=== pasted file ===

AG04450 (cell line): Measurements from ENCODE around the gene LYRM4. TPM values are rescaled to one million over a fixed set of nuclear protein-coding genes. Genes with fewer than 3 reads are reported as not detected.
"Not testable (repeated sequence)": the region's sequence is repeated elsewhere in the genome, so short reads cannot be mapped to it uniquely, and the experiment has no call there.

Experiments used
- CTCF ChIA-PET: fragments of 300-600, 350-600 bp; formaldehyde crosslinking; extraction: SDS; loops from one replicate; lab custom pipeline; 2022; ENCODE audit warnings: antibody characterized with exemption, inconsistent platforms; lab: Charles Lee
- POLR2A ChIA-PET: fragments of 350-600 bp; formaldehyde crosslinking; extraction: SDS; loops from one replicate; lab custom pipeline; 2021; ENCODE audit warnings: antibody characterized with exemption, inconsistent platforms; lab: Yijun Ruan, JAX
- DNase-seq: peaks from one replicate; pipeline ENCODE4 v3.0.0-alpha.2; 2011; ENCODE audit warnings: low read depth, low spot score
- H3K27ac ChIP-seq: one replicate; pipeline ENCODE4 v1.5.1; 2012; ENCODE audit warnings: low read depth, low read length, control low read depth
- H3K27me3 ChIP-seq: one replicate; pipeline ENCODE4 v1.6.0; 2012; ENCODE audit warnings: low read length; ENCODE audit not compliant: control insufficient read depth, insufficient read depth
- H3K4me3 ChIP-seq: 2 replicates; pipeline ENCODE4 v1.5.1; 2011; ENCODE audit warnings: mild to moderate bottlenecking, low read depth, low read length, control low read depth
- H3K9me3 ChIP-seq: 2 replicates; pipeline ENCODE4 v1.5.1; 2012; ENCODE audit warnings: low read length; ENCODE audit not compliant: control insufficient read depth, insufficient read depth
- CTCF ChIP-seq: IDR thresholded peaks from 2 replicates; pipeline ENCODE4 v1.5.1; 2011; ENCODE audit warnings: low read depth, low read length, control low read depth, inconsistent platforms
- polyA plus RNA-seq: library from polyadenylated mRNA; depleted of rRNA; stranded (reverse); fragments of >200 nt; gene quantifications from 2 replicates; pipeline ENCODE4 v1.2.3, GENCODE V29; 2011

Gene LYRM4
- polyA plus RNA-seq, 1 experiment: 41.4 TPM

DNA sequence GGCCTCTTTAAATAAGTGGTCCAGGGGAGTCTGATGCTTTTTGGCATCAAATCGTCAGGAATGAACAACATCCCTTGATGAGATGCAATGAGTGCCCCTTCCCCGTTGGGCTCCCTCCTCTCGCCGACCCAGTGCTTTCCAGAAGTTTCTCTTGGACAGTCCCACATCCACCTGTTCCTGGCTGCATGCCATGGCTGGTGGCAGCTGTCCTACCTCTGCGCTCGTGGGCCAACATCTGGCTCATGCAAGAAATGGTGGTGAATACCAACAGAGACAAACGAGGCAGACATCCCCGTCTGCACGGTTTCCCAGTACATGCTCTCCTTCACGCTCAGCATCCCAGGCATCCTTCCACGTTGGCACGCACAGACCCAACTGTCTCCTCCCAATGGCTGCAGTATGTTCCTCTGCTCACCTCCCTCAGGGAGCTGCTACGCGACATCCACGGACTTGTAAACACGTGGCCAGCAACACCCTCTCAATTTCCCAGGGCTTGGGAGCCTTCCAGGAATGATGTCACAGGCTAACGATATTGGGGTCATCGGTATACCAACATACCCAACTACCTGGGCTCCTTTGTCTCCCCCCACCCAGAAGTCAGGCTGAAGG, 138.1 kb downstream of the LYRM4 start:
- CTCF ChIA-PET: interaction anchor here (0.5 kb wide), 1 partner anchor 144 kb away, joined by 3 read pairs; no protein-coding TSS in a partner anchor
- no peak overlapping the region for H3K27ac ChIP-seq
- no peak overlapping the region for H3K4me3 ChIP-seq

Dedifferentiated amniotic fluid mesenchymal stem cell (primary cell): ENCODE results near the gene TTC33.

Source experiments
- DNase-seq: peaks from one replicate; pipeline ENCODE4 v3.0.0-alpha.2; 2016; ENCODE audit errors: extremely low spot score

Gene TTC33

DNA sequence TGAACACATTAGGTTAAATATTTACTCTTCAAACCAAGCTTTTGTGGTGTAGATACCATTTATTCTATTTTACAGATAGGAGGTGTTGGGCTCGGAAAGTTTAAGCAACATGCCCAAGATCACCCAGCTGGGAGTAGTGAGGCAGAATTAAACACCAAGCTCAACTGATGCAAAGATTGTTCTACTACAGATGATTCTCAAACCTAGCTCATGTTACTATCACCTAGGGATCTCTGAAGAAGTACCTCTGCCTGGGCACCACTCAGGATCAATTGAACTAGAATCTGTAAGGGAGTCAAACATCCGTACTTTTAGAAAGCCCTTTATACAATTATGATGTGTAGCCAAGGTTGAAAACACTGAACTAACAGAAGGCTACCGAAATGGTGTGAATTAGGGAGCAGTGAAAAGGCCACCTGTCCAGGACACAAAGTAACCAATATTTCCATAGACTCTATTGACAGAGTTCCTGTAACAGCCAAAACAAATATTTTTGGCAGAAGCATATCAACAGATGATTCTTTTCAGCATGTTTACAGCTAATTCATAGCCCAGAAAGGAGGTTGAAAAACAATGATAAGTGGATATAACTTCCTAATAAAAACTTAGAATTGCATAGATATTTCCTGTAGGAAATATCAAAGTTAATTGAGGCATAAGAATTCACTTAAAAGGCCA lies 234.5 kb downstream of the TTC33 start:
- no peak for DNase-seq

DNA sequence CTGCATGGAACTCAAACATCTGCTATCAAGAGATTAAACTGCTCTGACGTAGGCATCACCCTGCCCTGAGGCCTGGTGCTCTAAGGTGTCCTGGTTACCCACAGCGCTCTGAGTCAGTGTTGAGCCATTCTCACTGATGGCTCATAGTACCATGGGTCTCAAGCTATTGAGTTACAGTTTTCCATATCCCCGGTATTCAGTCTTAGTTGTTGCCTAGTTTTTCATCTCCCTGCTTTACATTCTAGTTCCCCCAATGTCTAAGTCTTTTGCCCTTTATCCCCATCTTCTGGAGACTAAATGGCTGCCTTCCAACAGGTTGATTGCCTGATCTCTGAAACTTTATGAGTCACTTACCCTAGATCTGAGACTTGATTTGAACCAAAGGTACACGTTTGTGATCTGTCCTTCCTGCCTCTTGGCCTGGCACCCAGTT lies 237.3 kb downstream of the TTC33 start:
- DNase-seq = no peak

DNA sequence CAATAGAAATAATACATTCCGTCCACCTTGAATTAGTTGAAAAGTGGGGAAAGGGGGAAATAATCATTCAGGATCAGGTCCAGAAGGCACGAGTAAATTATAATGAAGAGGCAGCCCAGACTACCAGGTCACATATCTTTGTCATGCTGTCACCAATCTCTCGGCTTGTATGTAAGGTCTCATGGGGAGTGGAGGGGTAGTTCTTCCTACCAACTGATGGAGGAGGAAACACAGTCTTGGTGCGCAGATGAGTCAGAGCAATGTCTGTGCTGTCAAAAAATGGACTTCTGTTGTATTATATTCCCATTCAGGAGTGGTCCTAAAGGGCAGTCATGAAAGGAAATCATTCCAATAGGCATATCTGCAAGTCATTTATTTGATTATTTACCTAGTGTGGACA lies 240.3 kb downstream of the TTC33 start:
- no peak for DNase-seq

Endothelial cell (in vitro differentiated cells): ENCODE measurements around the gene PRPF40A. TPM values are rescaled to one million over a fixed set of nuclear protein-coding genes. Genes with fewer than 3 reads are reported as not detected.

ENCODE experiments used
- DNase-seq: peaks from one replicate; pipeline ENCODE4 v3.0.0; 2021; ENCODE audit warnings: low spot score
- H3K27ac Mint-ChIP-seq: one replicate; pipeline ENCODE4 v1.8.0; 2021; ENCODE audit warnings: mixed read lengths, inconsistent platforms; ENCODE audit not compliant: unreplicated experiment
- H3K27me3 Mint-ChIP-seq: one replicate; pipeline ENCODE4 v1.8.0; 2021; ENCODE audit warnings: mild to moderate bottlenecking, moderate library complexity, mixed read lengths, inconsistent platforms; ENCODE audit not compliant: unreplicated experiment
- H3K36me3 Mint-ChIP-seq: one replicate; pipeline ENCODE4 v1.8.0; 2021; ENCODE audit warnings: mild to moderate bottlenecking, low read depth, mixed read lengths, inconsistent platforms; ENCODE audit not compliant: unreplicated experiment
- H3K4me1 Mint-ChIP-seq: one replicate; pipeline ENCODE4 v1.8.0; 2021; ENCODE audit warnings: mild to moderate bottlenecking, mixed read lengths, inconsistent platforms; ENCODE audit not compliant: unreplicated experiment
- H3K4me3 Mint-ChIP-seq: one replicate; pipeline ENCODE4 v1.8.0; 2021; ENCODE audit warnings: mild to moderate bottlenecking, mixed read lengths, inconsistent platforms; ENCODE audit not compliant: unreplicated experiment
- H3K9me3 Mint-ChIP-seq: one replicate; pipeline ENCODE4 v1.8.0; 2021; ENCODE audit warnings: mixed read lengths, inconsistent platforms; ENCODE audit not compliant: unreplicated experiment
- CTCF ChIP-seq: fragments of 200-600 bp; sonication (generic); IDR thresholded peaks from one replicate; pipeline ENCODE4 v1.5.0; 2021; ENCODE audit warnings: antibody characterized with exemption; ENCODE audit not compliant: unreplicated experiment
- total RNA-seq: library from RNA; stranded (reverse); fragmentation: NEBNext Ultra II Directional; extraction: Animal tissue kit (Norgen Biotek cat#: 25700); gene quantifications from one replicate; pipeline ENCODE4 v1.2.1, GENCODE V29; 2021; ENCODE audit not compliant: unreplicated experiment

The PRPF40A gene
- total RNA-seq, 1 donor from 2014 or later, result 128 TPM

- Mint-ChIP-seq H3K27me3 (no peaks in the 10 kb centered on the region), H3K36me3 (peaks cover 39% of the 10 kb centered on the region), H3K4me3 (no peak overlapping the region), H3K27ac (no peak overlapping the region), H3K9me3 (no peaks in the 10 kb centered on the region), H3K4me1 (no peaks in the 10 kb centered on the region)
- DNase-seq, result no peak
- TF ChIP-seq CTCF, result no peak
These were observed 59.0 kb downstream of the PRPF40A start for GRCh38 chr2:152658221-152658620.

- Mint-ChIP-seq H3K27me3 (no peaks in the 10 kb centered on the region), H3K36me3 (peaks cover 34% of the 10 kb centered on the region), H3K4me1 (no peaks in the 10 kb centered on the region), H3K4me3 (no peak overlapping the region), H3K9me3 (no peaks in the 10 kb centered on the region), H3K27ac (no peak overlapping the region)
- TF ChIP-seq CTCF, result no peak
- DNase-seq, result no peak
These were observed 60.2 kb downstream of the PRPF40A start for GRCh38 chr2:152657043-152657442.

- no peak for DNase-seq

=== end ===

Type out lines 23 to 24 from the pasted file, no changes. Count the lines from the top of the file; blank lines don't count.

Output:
DNA sequence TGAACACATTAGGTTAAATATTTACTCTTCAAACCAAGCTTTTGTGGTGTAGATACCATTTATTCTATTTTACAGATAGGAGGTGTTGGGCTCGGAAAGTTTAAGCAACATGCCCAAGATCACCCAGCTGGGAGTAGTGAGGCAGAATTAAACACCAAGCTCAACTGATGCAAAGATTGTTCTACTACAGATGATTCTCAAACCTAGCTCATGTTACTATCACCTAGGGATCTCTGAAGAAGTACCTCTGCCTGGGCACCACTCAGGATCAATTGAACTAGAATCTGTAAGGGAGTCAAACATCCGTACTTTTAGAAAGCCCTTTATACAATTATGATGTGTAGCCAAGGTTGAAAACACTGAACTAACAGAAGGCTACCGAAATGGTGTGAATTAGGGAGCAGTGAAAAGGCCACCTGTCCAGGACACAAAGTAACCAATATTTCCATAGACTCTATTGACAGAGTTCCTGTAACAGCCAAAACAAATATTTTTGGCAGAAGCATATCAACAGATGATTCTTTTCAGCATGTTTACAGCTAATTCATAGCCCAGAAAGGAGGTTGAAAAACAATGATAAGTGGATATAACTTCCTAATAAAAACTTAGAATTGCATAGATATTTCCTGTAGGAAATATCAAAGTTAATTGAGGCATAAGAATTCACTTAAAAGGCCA lies 234.5 kb downstream of the TTC33 start:
- no peak for DNase-seq